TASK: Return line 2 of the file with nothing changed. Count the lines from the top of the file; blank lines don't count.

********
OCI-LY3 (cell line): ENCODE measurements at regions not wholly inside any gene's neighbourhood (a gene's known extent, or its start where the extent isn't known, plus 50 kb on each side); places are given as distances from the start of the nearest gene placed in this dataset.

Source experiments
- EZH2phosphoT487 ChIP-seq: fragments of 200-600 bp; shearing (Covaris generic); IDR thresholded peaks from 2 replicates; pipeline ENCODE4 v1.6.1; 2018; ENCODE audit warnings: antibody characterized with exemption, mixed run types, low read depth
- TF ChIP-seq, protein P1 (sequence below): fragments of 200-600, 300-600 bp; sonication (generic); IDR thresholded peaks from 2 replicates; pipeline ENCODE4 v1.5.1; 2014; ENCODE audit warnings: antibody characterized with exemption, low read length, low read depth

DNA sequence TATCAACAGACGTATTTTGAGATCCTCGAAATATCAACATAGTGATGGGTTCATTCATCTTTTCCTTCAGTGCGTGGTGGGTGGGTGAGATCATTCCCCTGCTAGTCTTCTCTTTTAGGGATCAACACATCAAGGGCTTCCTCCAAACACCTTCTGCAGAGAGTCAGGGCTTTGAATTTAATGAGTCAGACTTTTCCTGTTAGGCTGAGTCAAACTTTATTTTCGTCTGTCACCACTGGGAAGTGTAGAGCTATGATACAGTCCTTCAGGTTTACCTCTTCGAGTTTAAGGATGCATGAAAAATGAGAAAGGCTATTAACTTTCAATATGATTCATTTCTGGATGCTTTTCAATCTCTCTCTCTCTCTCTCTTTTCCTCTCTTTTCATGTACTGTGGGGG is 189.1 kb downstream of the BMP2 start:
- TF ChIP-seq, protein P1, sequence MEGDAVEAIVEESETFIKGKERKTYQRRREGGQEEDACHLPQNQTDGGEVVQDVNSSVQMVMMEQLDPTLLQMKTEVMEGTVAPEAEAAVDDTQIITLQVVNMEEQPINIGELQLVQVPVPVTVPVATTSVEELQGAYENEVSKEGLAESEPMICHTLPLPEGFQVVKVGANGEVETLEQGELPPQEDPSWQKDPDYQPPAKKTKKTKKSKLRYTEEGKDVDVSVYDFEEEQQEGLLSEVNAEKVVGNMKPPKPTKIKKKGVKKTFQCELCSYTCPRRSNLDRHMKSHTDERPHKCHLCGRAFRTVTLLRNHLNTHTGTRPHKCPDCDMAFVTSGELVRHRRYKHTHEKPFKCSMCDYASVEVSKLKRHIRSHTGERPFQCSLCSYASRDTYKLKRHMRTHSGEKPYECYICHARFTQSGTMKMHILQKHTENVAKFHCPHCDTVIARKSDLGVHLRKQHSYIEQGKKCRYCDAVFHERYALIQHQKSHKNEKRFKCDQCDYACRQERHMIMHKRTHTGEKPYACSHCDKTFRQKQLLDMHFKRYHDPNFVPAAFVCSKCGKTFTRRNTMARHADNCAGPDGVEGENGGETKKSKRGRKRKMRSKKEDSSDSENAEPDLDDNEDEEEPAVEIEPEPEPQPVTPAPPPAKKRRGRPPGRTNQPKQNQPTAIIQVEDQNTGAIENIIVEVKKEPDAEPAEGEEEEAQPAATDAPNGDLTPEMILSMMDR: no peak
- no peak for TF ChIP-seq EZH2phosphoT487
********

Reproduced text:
Source experiments